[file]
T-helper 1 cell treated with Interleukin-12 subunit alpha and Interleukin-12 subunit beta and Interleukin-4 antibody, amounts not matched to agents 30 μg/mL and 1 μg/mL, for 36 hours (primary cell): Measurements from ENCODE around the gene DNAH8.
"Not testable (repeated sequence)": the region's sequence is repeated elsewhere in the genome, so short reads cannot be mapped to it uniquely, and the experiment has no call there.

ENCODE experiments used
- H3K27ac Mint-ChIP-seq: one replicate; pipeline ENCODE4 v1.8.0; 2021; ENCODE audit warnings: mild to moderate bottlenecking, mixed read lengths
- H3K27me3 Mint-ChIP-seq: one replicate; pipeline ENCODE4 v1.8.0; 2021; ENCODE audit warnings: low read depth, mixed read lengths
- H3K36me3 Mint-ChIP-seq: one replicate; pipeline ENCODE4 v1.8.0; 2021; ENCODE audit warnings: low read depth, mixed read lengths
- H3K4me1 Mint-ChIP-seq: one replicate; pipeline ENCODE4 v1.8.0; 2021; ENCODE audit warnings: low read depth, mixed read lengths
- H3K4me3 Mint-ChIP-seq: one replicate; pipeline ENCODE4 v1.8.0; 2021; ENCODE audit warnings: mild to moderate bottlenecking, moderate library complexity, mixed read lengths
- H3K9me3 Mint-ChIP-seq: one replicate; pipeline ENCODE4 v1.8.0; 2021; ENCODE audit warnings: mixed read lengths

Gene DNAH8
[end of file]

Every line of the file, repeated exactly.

T-helper 1 cell treated with Interleukin-12 subunit alpha and Interleukin-12 subunit beta and Interleukin-4 antibody, amounts not matched to agents 30 μg/mL and 1 μg/mL, for 36 hours (primary cell): Measurements from ENCODE around the gene DNAH8.
"Not testable (repeated sequence)": the region's sequence is repeated elsewhere in the genome, so short reads cannot be mapped to it uniquely, and the experiment has no call there.

ENCODE experiments used
- H3K27ac Mint-ChIP-seq: one replicate; pipeline ENCODE4 v1.8.0; 2021; ENCODE audit warnings: mild to moderate bottlenecking, mixed read lengths
- H3K27me3 Mint-ChIP-seq: one replicate; pipeline ENCODE4 v1.8.0; 2021; ENCODE audit warnings: low read depth, mixed read lengths
- H3K36me3 Mint-ChIP-seq: one replicate; pipeline ENCODE4 v1.8.0; 2021; ENCODE audit warnings: low read depth, mixed read lengths
- H3K4me1 Mint-ChIP-seq: one replicate; pipeline ENCODE4 v1.8.0; 2021; ENCODE audit warnings: low read depth, mixed read lengths
- H3K4me3 Mint-ChIP-seq: one replicate; pipeline ENCODE4 v1.8.0; 2021; ENCODE audit warnings: mild to moderate bottlenecking, moderate library complexity, mixed read lengths
- H3K9me3 Mint-ChIP-seq: one replicate; pipeline ENCODE4 v1.8.0; 2021; ENCODE audit warnings: mixed read lengths

Gene DNAH8